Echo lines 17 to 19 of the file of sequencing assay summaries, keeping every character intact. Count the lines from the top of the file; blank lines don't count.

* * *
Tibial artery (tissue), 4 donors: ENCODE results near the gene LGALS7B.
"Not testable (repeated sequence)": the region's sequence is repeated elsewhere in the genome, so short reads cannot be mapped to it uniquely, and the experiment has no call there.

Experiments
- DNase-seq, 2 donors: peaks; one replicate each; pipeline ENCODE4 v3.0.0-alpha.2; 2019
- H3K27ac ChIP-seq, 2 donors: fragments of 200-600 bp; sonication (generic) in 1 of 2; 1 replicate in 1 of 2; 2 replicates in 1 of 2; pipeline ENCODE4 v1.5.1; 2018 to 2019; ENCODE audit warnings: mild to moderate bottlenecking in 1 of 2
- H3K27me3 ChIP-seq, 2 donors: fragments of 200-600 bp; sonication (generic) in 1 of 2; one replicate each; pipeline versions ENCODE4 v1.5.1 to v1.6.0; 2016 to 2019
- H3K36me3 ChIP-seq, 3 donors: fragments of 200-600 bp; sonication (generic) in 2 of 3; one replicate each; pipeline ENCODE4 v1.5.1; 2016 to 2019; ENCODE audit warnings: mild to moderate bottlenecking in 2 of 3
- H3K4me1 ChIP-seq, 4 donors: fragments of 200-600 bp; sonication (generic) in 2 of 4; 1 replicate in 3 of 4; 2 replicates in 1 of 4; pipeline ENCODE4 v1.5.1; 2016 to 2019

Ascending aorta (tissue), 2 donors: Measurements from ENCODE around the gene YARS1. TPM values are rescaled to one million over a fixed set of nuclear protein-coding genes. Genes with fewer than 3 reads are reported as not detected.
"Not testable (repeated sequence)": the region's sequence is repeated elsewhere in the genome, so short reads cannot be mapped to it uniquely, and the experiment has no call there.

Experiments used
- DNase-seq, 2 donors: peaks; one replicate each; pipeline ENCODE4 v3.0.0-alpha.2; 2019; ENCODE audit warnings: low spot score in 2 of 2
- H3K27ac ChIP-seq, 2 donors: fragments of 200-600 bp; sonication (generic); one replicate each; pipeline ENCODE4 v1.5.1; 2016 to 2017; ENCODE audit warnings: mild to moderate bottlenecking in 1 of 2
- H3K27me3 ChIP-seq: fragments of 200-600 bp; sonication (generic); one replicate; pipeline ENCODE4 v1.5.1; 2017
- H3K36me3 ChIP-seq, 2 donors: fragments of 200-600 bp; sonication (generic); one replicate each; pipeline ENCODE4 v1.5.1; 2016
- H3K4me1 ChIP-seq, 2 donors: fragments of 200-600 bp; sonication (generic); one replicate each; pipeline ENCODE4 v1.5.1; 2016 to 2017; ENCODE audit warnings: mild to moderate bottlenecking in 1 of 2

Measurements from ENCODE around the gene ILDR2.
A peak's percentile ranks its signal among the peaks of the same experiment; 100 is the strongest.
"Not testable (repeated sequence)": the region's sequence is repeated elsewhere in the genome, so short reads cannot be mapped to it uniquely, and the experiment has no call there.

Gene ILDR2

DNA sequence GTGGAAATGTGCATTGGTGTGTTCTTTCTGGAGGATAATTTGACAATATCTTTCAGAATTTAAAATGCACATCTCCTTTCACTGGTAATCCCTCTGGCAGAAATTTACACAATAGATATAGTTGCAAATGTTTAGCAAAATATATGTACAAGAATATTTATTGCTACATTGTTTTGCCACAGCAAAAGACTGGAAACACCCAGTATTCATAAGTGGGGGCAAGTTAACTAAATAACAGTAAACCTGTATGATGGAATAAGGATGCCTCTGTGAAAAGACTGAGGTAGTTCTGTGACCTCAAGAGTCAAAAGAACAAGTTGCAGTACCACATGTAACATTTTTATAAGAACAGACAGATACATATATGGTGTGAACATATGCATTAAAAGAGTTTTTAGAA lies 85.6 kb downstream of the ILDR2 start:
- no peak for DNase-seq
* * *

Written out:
Measurements from ENCODE around the gene ILDR2.
A peak's percentile ranks its signal among the peaks of the same experiment; 100 is the strongest.
"Not testable (repeated sequence)": the region's sequence is repeated elsewhere in the genome, so short reads cannot be mapped to it uniquely, and the experiment has no call there.